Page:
Second, and more controversially, Secretary Rumsfeld might be impeached and convicted for his role in hyping the case for war with Iraq. Since the impeachment (but not conviction) of President Andrew Johnson, scholars and even politicians have come to accept that mere policy disagreements with an executive official do not constitute a valid ground for impeachment. Granted, the courts would probably not overturn a judgment by Congress that some charge did qualify as an impeachable offense, but Congress itself would be constitutionally obliged to determine whether the charged offense so qualified.

Nonetheless, the consensus that policy disagreement alone provides no basis for impeachment, does not extend to deliberate malfeasance of the sort that many of Rumsfeld's critics charge. Such wrongdoing, to the contrary, may well be grounds for impeachment.

Suppose, for example, Congress concluded that Rumsfeld deliberately suppressed evidence that Saddam Hussein lacked weapons of mass destruction or ties to al Qaeda, while inflating or inventing evidence that he had such weapons or ties. Lying to Congress, whether or not under oath, is a crime, but even if Rumsfeld merely deliberately misled Congress and the American people, that in itself may be impeachable.

To subvert the constitutional process for decisions about such a vitally important matter as whether to go to war, is surely a sufficiently grave misdeed as to qualify as a "High crime," whether or not literally prohibited by the criminal code.

Consider our most recent congressional precedent: Lying to a grand jury about an extramarital sexual liaison may or may not qualify as an impeachable offense, but surely if it does, as nearly all Republican members of Congress concluded during the Clinton impeachment, then deceiving Congress and the American people into a bloody and costly war should certainly be impeachable.

Eliminate the Office and the Officer Goes Too

Congress may have one other, highly controversial, method for removing Secretary Rumsfeld. It could simply abolish the office of Secretary of Defense.

The Constitution mandates only two executive branch officials: The President and Vice President, and the latter's only constitutionally assigned duties are to break ties in the Senate, and to assume the Presidency in the event of the President's death or incapacitation. To be sure, the Constitution mentions "Heads of Departments," but it does not specify what departments there will be. Congress creates departments and their heads, and Congress can also destroy them.

For example, until 1979, there was a Department of Health, Education and Welfare. Then Congress abolished the department and, effective in 1980, split its former responsibilities among the Department of Health and Human Services and the Department of Education, each headed by a Cabinet-level Officer. The Department of Homeland Security, and its Cabinet-level Director, is another recent creation. And most directly relevant here, the position of Secretary of Defense itself did not exist until 1947, when it was created to stand above the Secretaries of the Army (formerly War), the Navy and the Air Force.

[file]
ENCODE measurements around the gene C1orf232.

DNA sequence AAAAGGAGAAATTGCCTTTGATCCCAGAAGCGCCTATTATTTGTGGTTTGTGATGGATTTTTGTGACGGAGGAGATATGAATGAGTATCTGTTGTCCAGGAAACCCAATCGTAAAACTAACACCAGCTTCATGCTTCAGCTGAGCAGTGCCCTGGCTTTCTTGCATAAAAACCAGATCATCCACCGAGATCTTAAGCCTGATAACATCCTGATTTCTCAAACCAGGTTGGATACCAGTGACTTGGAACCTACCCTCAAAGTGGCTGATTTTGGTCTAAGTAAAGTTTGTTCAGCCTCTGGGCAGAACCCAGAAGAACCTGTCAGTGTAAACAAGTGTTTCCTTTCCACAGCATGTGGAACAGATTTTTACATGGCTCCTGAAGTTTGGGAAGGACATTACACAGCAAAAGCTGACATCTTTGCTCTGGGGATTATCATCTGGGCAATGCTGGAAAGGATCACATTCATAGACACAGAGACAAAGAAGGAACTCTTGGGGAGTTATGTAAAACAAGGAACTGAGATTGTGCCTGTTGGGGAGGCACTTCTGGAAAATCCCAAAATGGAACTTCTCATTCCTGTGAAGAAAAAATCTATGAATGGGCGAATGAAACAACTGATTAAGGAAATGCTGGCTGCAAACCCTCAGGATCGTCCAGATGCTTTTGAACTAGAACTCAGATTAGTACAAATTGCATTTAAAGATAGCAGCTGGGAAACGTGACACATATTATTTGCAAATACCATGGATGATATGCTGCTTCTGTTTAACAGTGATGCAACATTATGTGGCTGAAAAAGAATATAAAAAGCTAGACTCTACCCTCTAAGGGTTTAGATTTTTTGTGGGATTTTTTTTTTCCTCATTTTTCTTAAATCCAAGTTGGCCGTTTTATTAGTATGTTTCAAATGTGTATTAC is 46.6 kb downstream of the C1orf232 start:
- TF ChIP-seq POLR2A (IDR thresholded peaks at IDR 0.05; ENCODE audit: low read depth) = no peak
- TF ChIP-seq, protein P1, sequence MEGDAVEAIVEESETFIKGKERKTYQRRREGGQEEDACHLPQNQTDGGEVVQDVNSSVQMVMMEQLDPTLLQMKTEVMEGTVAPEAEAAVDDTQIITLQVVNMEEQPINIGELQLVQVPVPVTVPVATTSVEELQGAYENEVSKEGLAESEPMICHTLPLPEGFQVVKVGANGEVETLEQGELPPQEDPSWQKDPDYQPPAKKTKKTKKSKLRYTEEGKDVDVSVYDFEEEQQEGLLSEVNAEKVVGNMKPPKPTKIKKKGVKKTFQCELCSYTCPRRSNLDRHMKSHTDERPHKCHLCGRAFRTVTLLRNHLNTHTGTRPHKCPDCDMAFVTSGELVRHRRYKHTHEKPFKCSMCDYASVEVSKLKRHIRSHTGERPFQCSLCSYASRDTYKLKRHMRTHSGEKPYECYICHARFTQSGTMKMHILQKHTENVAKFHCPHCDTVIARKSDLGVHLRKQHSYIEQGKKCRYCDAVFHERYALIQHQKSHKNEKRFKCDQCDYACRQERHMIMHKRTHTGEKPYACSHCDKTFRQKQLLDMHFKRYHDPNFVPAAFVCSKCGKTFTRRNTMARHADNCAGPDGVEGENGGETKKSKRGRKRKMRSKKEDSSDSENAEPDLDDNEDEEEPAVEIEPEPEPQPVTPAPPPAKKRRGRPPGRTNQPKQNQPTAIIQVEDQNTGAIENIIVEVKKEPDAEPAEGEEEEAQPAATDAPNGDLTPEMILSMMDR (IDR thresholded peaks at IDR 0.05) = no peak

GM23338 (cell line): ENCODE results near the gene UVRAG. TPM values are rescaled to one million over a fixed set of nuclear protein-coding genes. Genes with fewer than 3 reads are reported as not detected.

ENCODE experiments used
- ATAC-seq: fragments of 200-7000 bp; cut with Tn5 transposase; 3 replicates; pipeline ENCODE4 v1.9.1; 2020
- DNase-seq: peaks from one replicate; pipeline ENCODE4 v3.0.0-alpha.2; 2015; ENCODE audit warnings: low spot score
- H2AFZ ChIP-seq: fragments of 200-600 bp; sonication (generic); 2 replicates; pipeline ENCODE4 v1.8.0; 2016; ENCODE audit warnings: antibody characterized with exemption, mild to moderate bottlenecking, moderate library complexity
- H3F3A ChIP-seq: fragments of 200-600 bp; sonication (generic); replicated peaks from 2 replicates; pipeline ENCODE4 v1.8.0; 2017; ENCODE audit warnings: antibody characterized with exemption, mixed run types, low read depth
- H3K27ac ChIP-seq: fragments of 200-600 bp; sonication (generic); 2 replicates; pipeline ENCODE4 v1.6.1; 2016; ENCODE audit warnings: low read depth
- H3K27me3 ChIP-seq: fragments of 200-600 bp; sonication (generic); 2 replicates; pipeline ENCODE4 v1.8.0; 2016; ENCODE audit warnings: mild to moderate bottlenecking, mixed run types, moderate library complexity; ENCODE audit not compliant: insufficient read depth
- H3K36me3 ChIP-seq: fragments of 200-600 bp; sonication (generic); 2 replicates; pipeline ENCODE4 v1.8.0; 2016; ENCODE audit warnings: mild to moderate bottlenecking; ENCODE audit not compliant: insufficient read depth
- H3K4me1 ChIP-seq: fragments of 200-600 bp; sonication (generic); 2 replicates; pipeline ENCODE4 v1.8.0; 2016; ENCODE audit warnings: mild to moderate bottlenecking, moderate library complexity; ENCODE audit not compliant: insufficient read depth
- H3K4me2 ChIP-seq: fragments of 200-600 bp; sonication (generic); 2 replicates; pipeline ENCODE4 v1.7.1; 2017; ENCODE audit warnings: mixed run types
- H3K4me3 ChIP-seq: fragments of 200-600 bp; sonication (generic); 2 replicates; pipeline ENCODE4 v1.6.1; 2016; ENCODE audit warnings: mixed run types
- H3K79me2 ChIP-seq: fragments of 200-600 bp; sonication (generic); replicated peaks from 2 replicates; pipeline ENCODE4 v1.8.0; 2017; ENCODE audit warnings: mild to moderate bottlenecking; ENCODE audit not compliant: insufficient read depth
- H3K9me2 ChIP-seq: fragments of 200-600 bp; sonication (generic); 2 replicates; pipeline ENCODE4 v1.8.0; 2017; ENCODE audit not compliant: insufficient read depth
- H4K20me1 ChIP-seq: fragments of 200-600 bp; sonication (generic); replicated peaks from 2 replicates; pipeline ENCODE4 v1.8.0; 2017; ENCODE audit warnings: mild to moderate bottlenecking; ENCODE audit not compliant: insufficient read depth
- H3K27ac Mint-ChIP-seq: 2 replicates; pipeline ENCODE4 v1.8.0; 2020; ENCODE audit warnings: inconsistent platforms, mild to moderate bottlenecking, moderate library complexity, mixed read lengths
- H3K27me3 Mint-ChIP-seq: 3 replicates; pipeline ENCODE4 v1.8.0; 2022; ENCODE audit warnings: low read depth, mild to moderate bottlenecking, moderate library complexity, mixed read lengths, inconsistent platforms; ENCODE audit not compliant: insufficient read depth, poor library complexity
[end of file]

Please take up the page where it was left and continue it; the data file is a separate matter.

Suppose Congress were to abolish the office of Secretary of Defense. With no office to fill, Rumsfeld would no longer be an officer.

It can't possibly be that easy, can it? The short answer is no. If Congress really were interested in reorganizing the nation's defenses, then yes, it could eliminate an officer as an incidental effect of eliminating his office. But given the folly of abolishing the position of Defense Secretary during two active wars, Congress would almost certainly replace the office with something quite similar, perhaps simply by renaming the position. And surely Congress cannot so easily circumvent the core separation-of-powers principle that prohibits it from firing executive branch officials.

Thomas Jefferson's Playbook

Still, there is a precedent for just this sort of end run. Following the defeat of John Adams and the Federalist Party by Thomas Jefferson and the Republicans in the election of 1800, Adams and the lame-duck Federalist Congress created new federal judgeships, and packed the courts with Federalists before the change in power. After they took office, the Jeffersonians simply abolished the new federal judgeships. With no judgeships to fill, the Federalists ceased to be judges.

Was that a circumvention of the Constitution's provision in Article III that federal judges have life tenure? You bet. But Congress got away with it because the same statute that abolished the judgeships also canceled the Supreme Court's summer term, and by the time the issue came before the Justices, they were properly intimidated into upholding the Jeffersonian initiative in the 1803 case of Stuart v. Laird.

Whether and to what extent Stuart remains good law today is unclear, but it is entirely possible that if faced with a congressional effort to fire Rumsfeld by redrawing the organizational chart, the Supreme Court would view the matter as a fight between Congress and the President, and deem it a nonjusticiable political question.

There's an irony for you. With the nation's security at stake, and with Congressional Democrats and Republicans increasingly united in their displeasure with Rumsfeld's conduct of the war, whether he stays or goes should be anything but a political question.


Michael C. Dorf is the Michael I. Sovern Professor of Law at Columbia University. He is the author of No Litmus Test: Law and Politics in the Twenty-First Century.